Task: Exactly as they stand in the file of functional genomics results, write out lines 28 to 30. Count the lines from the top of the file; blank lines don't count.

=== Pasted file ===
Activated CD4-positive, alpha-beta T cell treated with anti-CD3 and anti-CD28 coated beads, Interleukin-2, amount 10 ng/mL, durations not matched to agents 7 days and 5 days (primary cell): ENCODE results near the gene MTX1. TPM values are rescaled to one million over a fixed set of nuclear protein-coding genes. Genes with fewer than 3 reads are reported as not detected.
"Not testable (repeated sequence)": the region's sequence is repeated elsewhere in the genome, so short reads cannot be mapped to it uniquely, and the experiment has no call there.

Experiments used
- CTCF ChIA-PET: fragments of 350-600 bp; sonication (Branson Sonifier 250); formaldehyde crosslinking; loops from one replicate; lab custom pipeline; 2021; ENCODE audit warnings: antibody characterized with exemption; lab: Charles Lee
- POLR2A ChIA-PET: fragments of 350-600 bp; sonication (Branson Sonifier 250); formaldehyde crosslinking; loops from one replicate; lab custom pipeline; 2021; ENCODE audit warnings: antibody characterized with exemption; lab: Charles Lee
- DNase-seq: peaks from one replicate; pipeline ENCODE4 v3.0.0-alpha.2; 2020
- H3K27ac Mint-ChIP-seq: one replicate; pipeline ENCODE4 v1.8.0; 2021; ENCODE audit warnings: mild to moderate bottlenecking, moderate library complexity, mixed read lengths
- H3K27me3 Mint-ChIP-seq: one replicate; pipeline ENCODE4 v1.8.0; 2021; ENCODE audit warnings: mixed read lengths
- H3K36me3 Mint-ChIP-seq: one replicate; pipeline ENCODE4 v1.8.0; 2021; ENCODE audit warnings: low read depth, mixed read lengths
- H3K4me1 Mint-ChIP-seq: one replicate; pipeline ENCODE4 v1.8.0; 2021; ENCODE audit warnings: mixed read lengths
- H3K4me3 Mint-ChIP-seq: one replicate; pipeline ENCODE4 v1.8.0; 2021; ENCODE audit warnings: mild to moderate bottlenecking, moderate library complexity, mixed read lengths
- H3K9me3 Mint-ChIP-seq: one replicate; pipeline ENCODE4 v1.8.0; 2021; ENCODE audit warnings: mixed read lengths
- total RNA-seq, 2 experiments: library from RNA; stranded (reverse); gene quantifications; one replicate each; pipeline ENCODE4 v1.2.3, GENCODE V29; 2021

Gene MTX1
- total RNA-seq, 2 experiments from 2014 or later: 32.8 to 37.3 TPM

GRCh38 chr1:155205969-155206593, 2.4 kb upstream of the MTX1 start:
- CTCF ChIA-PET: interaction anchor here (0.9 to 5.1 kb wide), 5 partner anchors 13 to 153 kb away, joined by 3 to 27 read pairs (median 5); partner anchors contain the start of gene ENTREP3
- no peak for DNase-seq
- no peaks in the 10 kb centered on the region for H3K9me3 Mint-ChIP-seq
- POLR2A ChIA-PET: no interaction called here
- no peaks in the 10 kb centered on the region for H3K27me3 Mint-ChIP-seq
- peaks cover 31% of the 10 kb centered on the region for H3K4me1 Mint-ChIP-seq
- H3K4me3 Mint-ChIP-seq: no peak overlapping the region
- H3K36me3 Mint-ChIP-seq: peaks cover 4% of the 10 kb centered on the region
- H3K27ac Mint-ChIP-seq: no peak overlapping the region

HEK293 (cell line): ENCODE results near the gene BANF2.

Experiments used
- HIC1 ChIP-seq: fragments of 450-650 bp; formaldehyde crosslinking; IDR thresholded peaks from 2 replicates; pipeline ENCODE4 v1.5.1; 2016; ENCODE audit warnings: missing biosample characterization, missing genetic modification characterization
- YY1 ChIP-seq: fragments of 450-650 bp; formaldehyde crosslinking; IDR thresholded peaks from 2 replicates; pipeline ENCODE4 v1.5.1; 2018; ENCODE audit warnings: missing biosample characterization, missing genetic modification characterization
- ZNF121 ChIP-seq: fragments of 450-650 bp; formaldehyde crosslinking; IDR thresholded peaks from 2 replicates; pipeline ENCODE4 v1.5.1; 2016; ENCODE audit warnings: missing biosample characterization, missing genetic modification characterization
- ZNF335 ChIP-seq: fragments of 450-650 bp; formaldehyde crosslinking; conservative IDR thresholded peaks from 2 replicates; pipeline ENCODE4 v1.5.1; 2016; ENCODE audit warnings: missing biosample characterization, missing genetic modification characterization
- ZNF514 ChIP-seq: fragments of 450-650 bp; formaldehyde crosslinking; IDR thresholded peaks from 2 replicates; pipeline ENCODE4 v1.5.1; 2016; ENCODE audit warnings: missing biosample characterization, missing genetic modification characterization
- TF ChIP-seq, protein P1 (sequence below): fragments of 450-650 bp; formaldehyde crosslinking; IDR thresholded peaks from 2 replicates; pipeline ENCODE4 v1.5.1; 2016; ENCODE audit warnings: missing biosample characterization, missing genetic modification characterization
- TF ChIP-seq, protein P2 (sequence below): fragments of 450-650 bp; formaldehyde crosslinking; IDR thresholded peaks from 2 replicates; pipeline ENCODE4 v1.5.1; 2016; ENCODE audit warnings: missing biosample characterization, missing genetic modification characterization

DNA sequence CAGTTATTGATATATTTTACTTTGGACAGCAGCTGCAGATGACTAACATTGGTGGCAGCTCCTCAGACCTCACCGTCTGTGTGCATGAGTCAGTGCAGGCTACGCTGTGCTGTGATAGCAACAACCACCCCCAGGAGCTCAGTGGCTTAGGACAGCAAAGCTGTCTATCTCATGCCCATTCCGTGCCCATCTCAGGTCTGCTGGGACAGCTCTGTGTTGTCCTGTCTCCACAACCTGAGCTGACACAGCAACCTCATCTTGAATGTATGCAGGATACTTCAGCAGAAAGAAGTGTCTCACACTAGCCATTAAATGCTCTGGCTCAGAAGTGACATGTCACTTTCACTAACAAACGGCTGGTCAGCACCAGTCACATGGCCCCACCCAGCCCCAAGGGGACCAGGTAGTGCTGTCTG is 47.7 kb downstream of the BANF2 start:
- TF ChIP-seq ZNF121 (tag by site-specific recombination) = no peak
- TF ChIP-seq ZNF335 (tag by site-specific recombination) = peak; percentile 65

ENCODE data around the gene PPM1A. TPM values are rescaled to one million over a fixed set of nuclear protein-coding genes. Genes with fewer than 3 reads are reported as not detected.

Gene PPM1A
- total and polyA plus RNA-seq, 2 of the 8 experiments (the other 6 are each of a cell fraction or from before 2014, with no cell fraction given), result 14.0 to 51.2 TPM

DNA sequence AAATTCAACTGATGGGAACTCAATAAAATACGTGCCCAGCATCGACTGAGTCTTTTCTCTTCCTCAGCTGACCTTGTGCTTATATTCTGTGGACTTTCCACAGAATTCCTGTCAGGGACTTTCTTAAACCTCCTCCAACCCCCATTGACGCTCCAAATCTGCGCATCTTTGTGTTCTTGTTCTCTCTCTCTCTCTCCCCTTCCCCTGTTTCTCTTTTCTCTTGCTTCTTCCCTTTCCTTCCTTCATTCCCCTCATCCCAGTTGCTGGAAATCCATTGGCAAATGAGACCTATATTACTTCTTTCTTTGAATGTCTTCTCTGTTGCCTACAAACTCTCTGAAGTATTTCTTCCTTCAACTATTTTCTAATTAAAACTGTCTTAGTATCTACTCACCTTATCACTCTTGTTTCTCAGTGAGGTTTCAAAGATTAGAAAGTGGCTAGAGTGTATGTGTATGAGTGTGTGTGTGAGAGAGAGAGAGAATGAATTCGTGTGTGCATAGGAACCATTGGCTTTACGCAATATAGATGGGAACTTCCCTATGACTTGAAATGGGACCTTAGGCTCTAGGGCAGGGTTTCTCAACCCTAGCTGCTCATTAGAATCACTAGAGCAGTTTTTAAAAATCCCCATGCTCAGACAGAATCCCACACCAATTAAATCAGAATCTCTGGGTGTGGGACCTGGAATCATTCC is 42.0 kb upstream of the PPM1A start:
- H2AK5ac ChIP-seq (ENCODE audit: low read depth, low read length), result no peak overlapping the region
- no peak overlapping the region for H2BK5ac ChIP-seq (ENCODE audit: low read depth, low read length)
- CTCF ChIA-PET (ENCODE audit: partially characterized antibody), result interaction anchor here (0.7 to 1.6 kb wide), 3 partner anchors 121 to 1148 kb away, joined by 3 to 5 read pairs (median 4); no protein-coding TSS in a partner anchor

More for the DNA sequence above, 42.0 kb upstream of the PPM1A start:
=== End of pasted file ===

- HIC1 ChIP-seq: fragments of 450-650 bp; formaldehyde crosslinking; IDR thresholded peaks from 2 replicates; pipeline ENCODE4 v1.5.1; 2016; ENCODE audit warnings: missing biosample characterization, missing genetic modification characterization
- YY1 ChIP-seq: fragments of 450-650 bp; formaldehyde crosslinking; IDR thresholded peaks from 2 replicates; pipeline ENCODE4 v1.5.1; 2018; ENCODE audit warnings: missing biosample characterization, missing genetic modification characterization
- ZNF121 ChIP-seq: fragments of 450-650 bp; formaldehyde crosslinking; IDR thresholded peaks from 2 replicates; pipeline ENCODE4 v1.5.1; 2016; ENCODE audit warnings: missing biosample characterization, missing genetic modification characterization